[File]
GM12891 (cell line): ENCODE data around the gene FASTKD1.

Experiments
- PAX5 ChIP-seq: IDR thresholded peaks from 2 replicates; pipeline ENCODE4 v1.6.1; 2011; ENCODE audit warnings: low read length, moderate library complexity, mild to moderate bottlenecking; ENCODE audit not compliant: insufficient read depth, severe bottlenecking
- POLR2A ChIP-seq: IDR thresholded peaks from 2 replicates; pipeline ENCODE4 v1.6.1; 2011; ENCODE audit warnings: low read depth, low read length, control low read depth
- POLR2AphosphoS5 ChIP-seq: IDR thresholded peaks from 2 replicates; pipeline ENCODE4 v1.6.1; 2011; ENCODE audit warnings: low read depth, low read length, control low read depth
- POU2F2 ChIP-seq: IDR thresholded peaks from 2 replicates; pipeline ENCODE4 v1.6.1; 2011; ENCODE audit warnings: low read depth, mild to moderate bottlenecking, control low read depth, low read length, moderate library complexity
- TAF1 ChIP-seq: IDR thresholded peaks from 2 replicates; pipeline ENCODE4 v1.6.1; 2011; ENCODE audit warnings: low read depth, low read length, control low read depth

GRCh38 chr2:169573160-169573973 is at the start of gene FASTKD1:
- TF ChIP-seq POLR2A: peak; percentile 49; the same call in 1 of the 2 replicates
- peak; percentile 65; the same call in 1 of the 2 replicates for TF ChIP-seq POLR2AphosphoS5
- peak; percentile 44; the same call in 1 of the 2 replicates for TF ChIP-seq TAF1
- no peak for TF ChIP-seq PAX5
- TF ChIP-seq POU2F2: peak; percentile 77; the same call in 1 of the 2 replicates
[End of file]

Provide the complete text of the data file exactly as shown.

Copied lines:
GM12891 (cell line): ENCODE data around the gene FASTKD1.

Experiments
- PAX5 ChIP-seq: IDR thresholded peaks from 2 replicates; pipeline ENCODE4 v1.6.1; 2011; ENCODE audit warnings: low read length, moderate library complexity, mild to moderate bottlenecking; ENCODE audit not compliant: insufficient read depth, severe bottlenecking
- POLR2A ChIP-seq: IDR thresholded peaks from 2 replicates; pipeline ENCODE4 v1.6.1; 2011; ENCODE audit warnings: low read depth, low read length, control low read depth
- POLR2AphosphoS5 ChIP-seq: IDR thresholded peaks from 2 replicates; pipeline ENCODE4 v1.6.1; 2011; ENCODE audit warnings: low read depth, low read length, control low read depth
- POU2F2 ChIP-seq: IDR thresholded peaks from 2 replicates; pipeline ENCODE4 v1.6.1; 2011; ENCODE audit warnings: low read depth, mild to moderate bottlenecking, control low read depth, low read length, moderate library complexity
- TAF1 ChIP-seq: IDR thresholded peaks from 2 replicates; pipeline ENCODE4 v1.6.1; 2011; ENCODE audit warnings: low read depth, low read length, control low read depth

GRCh38 chr2:169573160-169573973 is at the start of gene FASTKD1:
- TF ChIP-seq POLR2A: peak; percentile 49; the same call in 1 of the 2 replicates
- peak; percentile 65; the same call in 1 of the 2 replicates for TF ChIP-seq POLR2AphosphoS5
- peak; percentile 44; the same call in 1 of the 2 replicates for TF ChIP-seq TAF1
- no peak for TF ChIP-seq PAX5
- TF ChIP-seq POU2F2: peak; percentile 77; the same call in 1 of the 2 replicates